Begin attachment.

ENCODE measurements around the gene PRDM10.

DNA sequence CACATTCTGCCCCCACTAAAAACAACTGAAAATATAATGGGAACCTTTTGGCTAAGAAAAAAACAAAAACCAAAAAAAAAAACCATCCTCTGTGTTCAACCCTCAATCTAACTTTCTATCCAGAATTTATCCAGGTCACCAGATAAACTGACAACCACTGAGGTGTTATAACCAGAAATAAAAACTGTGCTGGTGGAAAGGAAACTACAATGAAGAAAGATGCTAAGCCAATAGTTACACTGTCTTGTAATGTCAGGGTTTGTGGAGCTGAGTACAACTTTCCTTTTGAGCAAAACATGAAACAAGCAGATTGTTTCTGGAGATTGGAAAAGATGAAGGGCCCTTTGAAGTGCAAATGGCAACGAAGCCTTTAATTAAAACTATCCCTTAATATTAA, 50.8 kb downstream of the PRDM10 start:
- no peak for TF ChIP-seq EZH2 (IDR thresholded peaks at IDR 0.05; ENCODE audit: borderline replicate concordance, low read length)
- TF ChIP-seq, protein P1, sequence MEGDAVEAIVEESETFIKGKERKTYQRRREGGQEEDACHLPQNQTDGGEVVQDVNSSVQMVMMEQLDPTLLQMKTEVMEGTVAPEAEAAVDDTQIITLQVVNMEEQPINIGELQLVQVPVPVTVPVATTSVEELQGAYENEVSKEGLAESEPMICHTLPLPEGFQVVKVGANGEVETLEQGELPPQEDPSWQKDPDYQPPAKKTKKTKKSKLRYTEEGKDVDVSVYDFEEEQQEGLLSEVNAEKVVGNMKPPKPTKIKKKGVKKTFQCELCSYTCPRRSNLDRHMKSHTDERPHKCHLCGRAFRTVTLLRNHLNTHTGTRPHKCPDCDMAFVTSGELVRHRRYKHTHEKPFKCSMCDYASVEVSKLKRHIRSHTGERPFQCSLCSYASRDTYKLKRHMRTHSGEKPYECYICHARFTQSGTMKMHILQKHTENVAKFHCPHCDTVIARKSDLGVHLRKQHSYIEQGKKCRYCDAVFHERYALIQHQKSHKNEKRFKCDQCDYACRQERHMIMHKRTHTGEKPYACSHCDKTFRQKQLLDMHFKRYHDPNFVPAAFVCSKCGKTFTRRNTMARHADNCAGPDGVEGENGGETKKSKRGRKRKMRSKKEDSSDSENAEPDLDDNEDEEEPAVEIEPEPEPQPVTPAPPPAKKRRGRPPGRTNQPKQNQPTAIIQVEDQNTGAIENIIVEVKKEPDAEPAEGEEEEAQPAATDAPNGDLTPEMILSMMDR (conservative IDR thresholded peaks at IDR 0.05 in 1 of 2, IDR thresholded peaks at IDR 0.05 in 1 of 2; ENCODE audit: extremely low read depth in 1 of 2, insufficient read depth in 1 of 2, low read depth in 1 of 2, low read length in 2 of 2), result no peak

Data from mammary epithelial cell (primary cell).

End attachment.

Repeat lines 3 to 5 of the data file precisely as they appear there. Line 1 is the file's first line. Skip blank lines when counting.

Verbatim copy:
- no peak for TF ChIP-seq EZH2 (IDR thresholded peaks at IDR 0.05; ENCODE audit: borderline replicate concordance, low read length)
- TF ChIP-seq, protein P1, sequence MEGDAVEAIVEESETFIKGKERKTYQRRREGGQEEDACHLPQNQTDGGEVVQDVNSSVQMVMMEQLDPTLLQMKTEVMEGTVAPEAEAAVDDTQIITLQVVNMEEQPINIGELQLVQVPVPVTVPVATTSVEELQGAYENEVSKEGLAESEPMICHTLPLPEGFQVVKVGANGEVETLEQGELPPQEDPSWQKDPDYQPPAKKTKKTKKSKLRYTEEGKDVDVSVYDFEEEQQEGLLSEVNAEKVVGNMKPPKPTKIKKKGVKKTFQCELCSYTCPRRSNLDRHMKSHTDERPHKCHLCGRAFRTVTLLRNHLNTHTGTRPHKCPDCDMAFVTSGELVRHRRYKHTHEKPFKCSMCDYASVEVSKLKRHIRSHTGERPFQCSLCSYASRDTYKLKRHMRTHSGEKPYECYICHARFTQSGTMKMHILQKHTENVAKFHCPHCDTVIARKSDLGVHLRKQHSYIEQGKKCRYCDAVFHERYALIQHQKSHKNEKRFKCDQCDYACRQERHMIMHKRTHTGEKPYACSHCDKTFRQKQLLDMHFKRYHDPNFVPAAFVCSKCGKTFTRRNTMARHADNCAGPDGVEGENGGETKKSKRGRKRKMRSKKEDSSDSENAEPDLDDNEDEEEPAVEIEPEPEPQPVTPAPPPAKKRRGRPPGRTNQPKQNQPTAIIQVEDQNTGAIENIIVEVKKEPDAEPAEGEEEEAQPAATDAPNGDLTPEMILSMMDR (conservative IDR thresholded peaks at IDR 0.05 in 1 of 2, IDR thresholded peaks at IDR 0.05 in 1 of 2; ENCODE audit: extremely low read depth in 1 of 2, insufficient read depth in 1 of 2, low read depth in 1 of 2, low read length in 2 of 2), result no peak

Data from mammary epithelial cell (primary cell).